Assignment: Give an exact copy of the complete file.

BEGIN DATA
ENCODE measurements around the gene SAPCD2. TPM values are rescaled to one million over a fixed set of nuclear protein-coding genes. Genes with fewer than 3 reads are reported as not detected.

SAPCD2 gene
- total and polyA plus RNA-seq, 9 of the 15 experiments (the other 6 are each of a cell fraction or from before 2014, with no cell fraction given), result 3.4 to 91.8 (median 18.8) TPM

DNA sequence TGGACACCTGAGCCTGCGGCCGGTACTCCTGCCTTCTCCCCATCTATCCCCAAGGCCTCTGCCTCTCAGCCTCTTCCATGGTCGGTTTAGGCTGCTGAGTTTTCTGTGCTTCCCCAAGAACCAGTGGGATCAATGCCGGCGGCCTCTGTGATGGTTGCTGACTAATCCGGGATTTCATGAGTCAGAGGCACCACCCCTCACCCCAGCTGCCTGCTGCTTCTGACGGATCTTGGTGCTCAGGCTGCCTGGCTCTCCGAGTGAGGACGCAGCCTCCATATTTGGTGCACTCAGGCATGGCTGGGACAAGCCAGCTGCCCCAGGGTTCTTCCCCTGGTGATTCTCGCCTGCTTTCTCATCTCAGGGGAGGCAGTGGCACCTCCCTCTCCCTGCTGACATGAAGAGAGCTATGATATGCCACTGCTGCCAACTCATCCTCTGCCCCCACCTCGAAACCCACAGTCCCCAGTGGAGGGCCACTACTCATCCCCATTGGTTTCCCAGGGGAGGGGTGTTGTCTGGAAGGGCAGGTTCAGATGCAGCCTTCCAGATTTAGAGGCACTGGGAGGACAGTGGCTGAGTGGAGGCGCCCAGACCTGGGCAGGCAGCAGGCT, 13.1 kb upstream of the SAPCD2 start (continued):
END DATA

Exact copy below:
ENCODE measurements around the gene SAPCD2. TPM values are rescaled to one million over a fixed set of nuclear protein-coding genes. Genes with fewer than 3 reads are reported as not detected.

SAPCD2 gene
- total and polyA plus RNA-seq, 9 of the 15 experiments (the other 6 are each of a cell fraction or from before 2014, with no cell fraction given), result 3.4 to 91.8 (median 18.8) TPM

DNA sequence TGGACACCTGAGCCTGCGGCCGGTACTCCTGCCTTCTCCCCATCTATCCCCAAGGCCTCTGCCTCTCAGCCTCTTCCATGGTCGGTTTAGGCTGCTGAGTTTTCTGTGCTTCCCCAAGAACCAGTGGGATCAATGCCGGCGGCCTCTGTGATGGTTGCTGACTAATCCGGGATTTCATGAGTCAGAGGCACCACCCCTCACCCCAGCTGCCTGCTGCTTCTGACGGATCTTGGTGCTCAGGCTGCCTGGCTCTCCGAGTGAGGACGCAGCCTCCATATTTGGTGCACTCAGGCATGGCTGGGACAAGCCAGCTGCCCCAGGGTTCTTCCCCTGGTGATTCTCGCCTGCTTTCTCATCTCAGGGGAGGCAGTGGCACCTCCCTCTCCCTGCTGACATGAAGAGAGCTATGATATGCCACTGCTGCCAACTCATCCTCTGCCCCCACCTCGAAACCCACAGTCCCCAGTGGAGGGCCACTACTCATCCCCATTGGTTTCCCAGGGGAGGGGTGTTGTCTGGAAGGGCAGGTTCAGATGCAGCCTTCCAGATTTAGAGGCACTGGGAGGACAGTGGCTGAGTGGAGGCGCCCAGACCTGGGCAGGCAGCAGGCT, 13.1 kb upstream of the SAPCD2 start (continued):